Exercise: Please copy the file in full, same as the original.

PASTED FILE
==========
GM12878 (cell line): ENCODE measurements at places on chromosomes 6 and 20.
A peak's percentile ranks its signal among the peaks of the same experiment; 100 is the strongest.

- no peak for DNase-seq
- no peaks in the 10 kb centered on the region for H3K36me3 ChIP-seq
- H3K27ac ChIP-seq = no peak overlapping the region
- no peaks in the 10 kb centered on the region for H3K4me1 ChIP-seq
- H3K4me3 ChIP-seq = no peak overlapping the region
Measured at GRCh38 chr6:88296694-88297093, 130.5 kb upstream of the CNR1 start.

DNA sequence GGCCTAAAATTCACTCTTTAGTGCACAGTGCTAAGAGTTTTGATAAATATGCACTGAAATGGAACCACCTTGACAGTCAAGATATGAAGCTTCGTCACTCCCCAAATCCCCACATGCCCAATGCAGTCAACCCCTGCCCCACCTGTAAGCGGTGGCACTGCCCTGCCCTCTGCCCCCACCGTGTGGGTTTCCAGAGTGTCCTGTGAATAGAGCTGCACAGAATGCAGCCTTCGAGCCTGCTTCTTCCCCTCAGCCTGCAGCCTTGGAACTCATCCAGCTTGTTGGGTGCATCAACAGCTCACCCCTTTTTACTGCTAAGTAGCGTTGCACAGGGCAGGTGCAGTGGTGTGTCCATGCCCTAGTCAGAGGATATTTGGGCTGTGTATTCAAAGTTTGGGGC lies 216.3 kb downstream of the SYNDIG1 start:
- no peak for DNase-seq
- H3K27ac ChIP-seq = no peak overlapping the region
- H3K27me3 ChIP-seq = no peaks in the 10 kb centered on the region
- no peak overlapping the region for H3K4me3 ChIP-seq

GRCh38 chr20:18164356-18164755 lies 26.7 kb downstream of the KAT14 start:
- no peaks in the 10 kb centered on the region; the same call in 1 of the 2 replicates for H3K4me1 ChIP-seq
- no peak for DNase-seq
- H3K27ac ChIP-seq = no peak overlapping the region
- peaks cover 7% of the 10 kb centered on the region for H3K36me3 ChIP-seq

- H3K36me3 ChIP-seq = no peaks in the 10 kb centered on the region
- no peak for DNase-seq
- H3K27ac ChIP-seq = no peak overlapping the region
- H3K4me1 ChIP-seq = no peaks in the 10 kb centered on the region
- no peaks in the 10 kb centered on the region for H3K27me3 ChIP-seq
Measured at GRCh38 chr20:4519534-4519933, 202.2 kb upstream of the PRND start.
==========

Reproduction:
GM12878 (cell line): ENCODE measurements at places on chromosomes 6 and 20.
A peak's percentile ranks its signal among the peaks of the same experiment; 100 is the strongest.

- no peak for DNase-seq
- no peaks in the 10 kb centered on the region for H3K36me3 ChIP-seq
- H3K27ac ChIP-seq = no peak overlapping the region
- no peaks in the 10 kb centered on the region for H3K4me1 ChIP-seq
- H3K4me3 ChIP-seq = no peak overlapping the region
Measured at GRCh38 chr6:88296694-88297093, 130.5 kb upstream of the CNR1 start.

DNA sequence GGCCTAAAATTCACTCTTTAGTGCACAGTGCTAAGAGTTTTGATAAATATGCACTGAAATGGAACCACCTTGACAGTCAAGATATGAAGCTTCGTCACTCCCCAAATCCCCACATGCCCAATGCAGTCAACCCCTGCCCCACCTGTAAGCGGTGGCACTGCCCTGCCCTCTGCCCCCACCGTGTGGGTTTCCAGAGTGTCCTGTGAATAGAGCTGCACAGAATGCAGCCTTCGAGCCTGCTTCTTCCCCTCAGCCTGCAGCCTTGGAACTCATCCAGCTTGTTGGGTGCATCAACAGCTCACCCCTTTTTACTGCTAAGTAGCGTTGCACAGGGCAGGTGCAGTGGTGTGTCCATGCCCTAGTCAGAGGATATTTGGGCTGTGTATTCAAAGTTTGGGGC lies 216.3 kb downstream of the SYNDIG1 start:
- no peak for DNase-seq
- H3K27ac ChIP-seq = no peak overlapping the region
- H3K27me3 ChIP-seq = no peaks in the 10 kb centered on the region
- no peak overlapping the region for H3K4me3 ChIP-seq

GRCh38 chr20:18164356-18164755 lies 26.7 kb downstream of the KAT14 start:
- no peaks in the 10 kb centered on the region; the same call in 1 of the 2 replicates for H3K4me1 ChIP-seq
- no peak for DNase-seq
- H3K27ac ChIP-seq = no peak overlapping the region
- peaks cover 7% of the 10 kb centered on the region for H3K36me3 ChIP-seq

- H3K36me3 ChIP-seq = no peaks in the 10 kb centered on the region
- no peak for DNase-seq
- H3K27ac ChIP-seq = no peak overlapping the region
- H3K4me1 ChIP-seq = no peaks in the 10 kb centered on the region
- no peaks in the 10 kb centered on the region for H3K27me3 ChIP-seq
Measured at GRCh38 chr20:4519534-4519933, 202.2 kb upstream of the PRND start.